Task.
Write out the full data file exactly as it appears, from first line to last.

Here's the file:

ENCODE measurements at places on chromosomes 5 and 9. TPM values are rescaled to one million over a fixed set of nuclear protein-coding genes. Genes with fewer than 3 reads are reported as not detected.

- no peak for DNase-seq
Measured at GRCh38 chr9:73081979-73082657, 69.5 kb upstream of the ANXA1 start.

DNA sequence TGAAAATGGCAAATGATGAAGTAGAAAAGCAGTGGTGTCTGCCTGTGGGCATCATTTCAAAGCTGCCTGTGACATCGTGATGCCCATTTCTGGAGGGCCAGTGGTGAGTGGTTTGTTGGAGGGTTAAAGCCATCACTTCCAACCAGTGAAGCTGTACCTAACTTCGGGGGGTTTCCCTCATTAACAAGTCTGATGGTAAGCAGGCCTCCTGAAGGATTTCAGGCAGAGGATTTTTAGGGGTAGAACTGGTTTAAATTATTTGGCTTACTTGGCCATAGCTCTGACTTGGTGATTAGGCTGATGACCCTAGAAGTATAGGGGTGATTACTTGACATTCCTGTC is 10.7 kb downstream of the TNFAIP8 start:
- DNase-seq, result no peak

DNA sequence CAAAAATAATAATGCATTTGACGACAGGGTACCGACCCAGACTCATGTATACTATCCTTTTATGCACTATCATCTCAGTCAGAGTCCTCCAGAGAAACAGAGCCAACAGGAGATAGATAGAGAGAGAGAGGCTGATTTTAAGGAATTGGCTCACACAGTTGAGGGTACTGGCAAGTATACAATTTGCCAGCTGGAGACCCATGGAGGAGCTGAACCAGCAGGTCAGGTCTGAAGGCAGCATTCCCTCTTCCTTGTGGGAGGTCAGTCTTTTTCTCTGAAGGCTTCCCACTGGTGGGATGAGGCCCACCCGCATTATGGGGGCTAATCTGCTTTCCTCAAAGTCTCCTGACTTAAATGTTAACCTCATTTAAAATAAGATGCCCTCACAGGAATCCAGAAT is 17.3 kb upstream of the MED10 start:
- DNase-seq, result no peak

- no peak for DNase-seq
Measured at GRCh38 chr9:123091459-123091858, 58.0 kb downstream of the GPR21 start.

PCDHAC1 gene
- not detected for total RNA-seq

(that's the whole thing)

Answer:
ENCODE measurements at places on chromosomes 5 and 9. TPM values are rescaled to one million over a fixed set of nuclear protein-coding genes. Genes with fewer than 3 reads are reported as not detected.

- no peak for DNase-seq
Measured at GRCh38 chr9:73081979-73082657, 69.5 kb upstream of the ANXA1 start.

DNA sequence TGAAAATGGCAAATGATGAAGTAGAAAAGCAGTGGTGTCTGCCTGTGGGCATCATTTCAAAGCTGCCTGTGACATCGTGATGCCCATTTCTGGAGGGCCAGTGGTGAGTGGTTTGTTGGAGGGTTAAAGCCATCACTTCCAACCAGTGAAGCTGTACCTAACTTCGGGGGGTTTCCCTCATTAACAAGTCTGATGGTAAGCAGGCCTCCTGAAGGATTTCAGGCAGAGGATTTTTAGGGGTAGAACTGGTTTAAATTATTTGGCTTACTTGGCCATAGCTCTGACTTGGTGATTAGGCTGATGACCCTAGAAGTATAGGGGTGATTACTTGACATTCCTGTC is 10.7 kb downstream of the TNFAIP8 start:
- DNase-seq, result no peak

DNA sequence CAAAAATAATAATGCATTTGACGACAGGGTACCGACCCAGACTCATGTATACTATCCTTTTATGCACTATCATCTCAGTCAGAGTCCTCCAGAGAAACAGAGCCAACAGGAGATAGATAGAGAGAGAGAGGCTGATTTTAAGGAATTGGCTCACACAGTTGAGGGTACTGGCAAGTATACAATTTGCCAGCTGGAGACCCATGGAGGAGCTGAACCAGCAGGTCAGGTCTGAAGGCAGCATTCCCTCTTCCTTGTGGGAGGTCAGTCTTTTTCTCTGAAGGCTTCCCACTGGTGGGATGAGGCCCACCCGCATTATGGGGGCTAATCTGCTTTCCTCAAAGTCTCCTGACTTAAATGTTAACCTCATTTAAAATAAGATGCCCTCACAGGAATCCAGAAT is 17.3 kb upstream of the MED10 start:
- DNase-seq, result no peak

- no peak for DNase-seq
Measured at GRCh38 chr9:123091459-123091858, 58.0 kb downstream of the GPR21 start.

PCDHAC1 gene
- not detected for total RNA-seq